CRJ: Community response to crime
With the row over British legislation on RUC reform ringing in our ears the debate over the response to teenage crime and anti-social behaviour in working class communities across the North rages on.
The Policing Bill, published on Tuesday 16 May in the British parliament, is already under fire from republicans. According to Sinn Féin President Gerry Adams it ``represents a major departure from the Patten Report''.
d while for some this debate might only have its place in the bigger political picture, the continuing denial of a proper policing service reverberates throughout nationalist communities. In nationalist aeas in particular, the RUC defended the state while allowing crime to flourish.
This week, An Phoblacht spoke to Marty Morris from the Upper Springfield, in Belfast, who is involved in the area's Community Restorative Justice (CRJ) programme about the fears in communities across Belfast about violent crime involving teenagers.
Last Wednesday 10 May members of the Upper Springfield put on display an array of weapons, including a machete, which they took from teenagers in the area. Earlier in the week these same knives were used against local man Peter McCausland, who was stabbed four times and feels he is lucky to be alive.
``We want the Patten report implemented in full,'' says Morris. ``Our communities deserve to be policed properly and the RUC can't provide that service. It's almost two weeks since Peter McCausland was stabbed and the RUC have yet to contact him to get a statement.
``It is almost as if the RUC are looking on this as `Taigs attacking Taigs' so let them get on with it''.
As a key worker in the CRJ programme, Marty Morris explained that his group is dealing with ``more and more cases'', given that people don't trust the RUC.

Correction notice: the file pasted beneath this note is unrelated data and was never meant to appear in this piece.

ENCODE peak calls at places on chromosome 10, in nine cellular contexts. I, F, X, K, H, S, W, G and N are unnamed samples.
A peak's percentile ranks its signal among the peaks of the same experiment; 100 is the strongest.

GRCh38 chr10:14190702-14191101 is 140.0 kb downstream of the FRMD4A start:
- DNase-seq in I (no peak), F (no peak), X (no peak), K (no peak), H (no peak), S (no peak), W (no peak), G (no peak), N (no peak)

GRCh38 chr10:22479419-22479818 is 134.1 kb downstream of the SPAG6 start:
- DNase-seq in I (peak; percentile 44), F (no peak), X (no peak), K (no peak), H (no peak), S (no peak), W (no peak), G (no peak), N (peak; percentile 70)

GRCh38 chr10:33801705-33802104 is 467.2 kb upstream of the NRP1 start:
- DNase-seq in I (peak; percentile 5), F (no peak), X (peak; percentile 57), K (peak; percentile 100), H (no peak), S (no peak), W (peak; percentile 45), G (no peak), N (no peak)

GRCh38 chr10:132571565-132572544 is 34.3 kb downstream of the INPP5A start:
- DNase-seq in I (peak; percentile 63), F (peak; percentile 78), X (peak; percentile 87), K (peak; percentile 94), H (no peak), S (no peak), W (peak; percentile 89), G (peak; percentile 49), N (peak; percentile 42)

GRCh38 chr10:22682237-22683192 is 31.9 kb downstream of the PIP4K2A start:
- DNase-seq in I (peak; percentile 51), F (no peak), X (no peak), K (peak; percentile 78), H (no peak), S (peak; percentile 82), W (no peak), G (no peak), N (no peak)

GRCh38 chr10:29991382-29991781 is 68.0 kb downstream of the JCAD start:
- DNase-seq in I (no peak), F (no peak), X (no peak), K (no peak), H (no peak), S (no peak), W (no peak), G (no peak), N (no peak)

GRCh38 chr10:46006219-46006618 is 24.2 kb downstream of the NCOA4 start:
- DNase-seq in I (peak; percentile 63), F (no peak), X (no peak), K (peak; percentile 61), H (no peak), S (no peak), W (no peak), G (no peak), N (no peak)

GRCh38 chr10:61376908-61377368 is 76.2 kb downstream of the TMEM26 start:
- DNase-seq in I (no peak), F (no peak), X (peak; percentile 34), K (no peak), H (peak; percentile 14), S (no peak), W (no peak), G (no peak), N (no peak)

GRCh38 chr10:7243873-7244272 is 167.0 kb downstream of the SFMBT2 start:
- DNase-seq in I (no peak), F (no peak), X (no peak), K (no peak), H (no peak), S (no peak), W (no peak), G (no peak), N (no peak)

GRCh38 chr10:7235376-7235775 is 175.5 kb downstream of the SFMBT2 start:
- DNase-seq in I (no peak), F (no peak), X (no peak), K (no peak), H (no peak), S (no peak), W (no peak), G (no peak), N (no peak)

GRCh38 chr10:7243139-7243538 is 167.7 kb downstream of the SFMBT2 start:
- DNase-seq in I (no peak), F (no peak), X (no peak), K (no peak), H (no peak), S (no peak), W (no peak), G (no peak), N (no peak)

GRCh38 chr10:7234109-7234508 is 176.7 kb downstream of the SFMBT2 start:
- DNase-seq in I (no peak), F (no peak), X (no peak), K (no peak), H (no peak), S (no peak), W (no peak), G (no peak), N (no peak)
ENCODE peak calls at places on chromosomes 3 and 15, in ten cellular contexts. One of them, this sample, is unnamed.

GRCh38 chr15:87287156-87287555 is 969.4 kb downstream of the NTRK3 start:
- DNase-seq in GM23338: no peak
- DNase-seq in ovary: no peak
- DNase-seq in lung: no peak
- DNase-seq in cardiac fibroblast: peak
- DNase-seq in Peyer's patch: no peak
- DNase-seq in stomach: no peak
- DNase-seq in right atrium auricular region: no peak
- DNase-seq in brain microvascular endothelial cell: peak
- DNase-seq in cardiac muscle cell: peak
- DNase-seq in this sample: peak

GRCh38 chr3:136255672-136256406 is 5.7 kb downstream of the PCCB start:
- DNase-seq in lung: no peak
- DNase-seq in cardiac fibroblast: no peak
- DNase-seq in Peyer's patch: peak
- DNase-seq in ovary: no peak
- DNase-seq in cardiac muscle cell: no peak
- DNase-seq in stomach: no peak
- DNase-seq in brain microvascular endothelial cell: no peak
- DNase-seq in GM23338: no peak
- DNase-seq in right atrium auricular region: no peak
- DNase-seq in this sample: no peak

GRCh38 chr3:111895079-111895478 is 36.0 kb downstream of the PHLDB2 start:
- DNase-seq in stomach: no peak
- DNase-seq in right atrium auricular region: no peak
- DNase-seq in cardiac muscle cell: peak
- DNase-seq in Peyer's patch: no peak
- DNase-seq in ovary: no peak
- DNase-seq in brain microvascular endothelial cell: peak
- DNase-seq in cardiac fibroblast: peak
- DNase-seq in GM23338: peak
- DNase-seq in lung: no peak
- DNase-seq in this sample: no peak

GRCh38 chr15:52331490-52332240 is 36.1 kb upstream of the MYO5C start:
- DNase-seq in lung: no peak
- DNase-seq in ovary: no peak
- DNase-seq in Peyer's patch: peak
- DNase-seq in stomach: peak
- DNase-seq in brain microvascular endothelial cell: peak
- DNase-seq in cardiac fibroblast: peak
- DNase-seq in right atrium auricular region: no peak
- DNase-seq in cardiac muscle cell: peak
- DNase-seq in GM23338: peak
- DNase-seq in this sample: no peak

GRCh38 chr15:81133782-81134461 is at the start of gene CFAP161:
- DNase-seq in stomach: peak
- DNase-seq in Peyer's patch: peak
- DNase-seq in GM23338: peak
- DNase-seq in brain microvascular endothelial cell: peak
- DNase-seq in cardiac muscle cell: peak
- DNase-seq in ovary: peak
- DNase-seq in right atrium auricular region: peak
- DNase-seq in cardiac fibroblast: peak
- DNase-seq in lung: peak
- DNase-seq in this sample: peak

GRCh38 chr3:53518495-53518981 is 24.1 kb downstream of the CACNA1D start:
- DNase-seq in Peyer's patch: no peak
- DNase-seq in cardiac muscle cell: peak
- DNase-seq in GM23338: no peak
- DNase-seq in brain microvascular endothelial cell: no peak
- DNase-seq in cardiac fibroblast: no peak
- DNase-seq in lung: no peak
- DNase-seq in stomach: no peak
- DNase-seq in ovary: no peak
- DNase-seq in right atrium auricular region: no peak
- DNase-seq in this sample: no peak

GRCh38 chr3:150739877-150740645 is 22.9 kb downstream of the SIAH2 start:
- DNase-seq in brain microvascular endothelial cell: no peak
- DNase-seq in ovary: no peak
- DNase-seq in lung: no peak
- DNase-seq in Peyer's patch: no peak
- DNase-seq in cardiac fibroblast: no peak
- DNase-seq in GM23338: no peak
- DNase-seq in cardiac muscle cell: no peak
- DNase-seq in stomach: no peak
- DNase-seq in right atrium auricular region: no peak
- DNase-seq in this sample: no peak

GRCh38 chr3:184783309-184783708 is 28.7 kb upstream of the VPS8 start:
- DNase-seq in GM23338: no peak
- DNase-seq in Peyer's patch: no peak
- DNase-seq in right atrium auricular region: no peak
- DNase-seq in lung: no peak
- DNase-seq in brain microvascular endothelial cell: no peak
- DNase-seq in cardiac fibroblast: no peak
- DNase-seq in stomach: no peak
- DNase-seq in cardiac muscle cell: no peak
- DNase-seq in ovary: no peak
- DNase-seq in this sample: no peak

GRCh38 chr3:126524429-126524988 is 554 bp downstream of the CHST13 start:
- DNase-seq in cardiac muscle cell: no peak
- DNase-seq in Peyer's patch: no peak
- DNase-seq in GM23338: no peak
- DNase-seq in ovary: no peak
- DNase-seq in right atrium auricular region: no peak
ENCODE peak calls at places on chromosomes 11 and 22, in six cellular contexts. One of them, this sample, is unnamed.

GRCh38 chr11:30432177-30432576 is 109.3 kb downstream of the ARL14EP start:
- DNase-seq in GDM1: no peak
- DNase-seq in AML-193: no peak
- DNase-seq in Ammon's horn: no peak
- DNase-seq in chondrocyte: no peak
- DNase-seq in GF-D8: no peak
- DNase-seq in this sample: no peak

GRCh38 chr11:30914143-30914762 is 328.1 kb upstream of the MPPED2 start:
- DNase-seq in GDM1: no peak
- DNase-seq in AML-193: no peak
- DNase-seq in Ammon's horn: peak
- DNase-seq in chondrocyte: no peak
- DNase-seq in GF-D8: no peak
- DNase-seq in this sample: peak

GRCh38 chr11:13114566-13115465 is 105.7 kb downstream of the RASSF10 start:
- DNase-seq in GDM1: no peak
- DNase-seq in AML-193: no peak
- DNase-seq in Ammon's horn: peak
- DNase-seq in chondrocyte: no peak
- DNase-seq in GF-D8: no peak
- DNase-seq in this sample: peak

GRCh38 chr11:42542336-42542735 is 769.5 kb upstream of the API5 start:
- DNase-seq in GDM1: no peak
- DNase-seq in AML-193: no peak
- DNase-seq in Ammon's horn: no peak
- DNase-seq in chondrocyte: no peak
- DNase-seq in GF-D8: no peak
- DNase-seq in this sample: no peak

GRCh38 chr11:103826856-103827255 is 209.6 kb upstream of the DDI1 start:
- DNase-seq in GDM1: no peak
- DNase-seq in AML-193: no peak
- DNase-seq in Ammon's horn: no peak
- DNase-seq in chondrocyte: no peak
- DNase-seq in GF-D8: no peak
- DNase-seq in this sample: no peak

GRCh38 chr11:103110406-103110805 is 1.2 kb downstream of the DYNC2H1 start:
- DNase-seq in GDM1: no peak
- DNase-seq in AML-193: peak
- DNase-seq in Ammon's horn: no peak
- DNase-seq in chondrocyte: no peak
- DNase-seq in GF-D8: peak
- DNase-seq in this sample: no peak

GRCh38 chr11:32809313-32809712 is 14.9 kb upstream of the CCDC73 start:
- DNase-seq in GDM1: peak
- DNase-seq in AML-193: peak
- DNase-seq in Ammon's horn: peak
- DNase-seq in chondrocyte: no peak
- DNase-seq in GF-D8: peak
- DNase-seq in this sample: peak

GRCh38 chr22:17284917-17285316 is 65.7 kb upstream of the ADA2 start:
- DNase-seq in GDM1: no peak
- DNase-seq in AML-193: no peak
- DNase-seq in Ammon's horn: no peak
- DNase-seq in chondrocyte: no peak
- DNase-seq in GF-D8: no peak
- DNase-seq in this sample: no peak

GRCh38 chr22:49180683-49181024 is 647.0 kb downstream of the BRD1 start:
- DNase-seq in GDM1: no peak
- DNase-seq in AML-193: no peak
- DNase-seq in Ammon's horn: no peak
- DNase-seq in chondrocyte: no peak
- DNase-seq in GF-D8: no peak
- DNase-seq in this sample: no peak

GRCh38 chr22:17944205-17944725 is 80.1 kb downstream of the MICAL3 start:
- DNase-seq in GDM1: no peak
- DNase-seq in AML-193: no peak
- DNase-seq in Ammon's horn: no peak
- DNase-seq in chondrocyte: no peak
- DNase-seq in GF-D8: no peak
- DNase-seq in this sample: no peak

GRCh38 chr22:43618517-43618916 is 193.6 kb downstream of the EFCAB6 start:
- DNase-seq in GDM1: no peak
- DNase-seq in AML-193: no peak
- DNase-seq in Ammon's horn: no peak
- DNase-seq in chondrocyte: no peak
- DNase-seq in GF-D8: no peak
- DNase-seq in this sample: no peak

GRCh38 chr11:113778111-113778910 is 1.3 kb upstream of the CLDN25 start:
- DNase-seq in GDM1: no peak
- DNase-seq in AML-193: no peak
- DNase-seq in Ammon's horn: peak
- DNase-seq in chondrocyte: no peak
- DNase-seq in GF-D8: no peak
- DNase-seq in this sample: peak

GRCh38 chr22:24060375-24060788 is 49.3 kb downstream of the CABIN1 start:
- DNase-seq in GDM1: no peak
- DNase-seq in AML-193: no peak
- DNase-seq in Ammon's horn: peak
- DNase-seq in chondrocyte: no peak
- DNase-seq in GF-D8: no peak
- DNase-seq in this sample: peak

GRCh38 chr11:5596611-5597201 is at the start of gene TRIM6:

``As the concept of CRJ becomes more familiar to people they are more likely to bring their grievances to us. People have asked us to be involved in disputes between neighbours, in assaults and in incidents of domestic violence. We seek resolution to problems and we shouldn't forget that when the RUC went to a domestic dispute in Newtownabbey three weeks ago a young man was shot dead.''
Calling for the full implementation of the Patten report is not however simply about scoring political points against the RUC, it points up the lack of commitment by the statutory bodies to the CRJ programme.
The RUC, of course, is opposed to the scheme maintaining that it is the only body with the authority to enforce law and order.
``With hundreds of volunteers coming forward to be trained in CRJ techniques, the commitment to the scheme is growing'', said Morris. ``We have so many people voluntarily giving of their time to tackle these problems collectively that we are getting somewhere, but I would appeal for more people to become involved.''